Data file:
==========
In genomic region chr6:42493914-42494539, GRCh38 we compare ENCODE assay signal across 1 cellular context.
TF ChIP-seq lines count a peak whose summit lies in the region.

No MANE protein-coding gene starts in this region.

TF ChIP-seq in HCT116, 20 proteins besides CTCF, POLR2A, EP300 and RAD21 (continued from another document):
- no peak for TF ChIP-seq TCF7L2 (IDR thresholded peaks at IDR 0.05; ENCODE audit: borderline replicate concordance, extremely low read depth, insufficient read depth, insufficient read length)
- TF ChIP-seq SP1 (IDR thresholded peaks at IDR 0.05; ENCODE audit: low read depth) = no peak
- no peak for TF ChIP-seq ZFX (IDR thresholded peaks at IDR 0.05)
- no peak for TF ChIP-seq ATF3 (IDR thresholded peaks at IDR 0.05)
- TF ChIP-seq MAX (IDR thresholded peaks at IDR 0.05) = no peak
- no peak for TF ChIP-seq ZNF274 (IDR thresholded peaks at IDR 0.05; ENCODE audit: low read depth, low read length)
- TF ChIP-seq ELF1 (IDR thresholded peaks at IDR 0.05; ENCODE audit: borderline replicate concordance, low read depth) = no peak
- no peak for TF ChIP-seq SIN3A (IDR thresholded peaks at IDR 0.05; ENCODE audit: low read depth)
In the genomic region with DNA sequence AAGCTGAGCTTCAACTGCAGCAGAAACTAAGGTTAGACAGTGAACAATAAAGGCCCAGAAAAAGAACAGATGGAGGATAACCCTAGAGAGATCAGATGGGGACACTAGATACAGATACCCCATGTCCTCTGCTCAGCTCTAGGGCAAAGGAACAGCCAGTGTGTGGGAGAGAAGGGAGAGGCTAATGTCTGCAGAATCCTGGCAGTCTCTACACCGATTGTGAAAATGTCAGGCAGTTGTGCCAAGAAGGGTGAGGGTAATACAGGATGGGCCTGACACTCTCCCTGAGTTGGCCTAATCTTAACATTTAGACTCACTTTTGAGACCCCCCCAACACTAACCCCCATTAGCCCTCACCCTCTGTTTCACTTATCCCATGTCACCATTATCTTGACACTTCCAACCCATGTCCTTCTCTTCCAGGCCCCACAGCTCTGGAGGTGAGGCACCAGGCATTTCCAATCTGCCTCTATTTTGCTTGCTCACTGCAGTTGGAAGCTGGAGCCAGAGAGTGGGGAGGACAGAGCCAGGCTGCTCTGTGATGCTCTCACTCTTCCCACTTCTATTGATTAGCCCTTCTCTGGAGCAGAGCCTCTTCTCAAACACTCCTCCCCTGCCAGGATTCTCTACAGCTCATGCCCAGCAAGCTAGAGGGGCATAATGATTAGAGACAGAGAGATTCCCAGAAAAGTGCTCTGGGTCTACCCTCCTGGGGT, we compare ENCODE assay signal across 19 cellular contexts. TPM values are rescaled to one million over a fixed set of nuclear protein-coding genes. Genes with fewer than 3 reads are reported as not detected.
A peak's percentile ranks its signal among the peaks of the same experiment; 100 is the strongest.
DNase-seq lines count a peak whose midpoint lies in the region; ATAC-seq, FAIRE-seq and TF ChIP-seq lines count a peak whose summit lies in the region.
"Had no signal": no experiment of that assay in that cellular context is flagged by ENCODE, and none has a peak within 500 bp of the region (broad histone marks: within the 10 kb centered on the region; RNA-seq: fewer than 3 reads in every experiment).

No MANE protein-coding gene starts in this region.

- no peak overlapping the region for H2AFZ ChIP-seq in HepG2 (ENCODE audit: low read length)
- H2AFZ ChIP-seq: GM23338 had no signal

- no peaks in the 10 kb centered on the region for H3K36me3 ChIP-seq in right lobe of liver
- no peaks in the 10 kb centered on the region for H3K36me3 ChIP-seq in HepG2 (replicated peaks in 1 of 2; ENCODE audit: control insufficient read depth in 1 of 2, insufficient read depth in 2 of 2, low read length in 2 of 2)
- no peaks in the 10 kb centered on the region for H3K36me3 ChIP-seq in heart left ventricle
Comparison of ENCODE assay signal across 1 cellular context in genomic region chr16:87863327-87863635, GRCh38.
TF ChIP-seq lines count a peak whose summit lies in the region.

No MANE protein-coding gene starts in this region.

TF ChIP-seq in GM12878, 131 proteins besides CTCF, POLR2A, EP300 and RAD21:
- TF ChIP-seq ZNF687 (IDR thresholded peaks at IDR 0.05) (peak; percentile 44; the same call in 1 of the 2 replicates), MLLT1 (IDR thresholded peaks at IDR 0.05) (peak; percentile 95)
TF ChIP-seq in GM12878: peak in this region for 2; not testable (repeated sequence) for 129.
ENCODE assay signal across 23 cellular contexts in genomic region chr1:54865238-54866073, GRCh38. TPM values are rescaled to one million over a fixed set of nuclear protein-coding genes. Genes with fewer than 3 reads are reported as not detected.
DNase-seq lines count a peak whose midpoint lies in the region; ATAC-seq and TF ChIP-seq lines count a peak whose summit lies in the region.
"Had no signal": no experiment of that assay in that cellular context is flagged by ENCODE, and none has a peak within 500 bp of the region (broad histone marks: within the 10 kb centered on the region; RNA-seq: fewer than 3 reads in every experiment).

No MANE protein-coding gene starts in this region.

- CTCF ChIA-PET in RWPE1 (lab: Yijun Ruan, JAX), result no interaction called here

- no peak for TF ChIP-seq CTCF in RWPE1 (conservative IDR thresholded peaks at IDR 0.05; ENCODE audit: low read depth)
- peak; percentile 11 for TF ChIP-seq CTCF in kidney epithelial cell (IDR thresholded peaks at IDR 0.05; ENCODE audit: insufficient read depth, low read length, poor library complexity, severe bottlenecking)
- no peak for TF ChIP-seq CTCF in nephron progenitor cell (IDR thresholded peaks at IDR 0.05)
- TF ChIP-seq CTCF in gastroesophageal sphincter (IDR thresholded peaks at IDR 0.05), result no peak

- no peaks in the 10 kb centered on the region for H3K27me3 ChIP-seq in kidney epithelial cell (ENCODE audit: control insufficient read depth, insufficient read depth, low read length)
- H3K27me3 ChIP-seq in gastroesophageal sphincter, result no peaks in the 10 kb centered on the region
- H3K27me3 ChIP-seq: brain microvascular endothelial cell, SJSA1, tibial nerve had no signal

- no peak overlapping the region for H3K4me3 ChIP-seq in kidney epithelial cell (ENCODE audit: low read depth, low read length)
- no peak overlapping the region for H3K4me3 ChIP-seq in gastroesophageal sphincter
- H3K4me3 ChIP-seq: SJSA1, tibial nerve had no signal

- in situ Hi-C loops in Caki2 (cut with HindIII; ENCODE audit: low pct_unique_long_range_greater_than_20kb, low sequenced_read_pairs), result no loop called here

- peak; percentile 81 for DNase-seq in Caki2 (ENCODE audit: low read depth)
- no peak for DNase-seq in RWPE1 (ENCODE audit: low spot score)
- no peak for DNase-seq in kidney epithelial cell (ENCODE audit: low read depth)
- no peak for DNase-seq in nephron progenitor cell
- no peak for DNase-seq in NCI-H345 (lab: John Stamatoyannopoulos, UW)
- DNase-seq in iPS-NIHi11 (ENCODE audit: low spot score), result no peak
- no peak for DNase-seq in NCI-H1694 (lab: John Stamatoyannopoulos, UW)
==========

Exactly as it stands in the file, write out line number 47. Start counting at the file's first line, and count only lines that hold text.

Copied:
- no peak for DNase-seq in kidney epithelial cell (ENCODE audit: low read depth)